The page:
Crane Data was asked recently how companies are treating money market mutual funds given the new FASB 157 "fair value" accounting standards. Both investors and accountants seem to agree that "Tier 2" is the appropriate categorization. We, however, wonder why money market mutual funds would not be Tier 1.

The Financial Accounting Standards Board's FAS 157 "defines fair value, establishes a framework for measuring fair value in generally accepted accounting principles (GAAP), and expands disclosures about fair value measurements." The rule establishes a hierarchy, breaking measurements of fair value into "level 1, 2, or 3" inputs, depending upon how liquid prices and markets are.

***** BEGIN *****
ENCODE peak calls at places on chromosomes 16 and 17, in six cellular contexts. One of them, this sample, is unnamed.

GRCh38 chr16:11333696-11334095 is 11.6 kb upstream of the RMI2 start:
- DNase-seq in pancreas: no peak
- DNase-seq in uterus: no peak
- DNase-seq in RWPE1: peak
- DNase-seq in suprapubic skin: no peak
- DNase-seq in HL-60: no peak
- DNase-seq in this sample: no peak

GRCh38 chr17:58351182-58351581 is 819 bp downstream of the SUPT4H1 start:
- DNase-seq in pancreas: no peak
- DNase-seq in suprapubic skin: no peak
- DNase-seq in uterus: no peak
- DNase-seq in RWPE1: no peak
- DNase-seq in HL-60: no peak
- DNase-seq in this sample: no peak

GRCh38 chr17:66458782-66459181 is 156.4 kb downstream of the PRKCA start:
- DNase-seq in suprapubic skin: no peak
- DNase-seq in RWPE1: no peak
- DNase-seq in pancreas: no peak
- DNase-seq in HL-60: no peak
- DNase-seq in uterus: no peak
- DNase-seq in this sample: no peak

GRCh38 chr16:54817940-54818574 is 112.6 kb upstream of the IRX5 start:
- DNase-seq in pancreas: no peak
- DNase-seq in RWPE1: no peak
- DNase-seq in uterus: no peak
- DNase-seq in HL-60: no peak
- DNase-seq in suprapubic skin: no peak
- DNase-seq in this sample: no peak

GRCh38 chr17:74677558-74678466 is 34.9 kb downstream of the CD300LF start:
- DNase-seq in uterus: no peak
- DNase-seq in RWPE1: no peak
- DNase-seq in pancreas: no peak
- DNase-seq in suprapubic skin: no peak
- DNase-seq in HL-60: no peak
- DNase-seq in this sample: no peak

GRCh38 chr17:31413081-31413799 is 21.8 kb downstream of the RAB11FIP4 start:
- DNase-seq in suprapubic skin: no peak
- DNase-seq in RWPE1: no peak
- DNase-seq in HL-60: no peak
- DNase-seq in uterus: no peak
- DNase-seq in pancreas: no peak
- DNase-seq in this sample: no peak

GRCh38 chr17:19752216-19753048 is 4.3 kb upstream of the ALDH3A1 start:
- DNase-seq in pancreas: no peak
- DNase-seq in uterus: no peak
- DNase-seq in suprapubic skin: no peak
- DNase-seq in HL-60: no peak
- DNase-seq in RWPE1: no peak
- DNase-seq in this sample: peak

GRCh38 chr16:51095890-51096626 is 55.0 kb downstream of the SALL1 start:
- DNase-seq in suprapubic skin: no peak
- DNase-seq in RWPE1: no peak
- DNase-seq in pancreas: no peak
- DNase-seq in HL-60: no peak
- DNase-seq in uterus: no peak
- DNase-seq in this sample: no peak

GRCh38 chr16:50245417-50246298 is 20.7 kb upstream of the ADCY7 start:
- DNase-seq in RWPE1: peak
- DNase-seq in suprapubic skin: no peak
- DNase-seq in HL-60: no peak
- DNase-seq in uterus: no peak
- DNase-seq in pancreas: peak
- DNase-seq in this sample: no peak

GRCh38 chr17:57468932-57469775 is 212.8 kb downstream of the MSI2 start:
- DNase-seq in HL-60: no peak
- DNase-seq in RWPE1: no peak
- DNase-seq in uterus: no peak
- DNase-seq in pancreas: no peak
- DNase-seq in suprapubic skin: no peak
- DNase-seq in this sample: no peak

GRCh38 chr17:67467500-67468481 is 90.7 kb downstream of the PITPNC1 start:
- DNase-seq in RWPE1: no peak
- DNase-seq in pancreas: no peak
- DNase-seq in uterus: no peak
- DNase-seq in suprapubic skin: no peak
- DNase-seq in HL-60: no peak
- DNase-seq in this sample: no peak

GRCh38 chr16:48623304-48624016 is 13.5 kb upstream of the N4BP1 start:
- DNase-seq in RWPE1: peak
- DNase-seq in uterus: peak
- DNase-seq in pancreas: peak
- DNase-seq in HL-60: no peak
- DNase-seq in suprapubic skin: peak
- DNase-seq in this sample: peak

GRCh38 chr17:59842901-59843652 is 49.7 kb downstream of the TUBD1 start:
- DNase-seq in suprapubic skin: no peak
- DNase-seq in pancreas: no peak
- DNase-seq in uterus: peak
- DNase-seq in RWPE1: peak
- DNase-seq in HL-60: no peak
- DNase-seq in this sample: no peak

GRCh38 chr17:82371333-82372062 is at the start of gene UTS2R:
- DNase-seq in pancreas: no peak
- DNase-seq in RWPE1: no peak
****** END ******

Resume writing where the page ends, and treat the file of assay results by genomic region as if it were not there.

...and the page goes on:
Price Waterhouse Coopers' Tony Evangelista tells us, "[B]ecause they are at amortized cost and not quoted market the consensus is that these would be level 2". He recently presented at an "Issues in Securities Valuations" conference on "FASB 157 and Fair Value". One of the questions posed was, "Will money market fund financial statements now have to report their portfolio holdings at FAS 157 'fair value' rather than amortized cost?"

While we're no accountant, we would argue that money market funds daily publication of net asset values should quality under the "Level 1" requirement of "quoted prices for identical assets and liabilities in active markets". Most money market instruments are being classified as "Level 2" inputs too, though their short maturities, high quality, and other features may call for reconsideration as "Level 1". Look for more discussion on valuation issues in the May issue of our Money Fund Intelligence.

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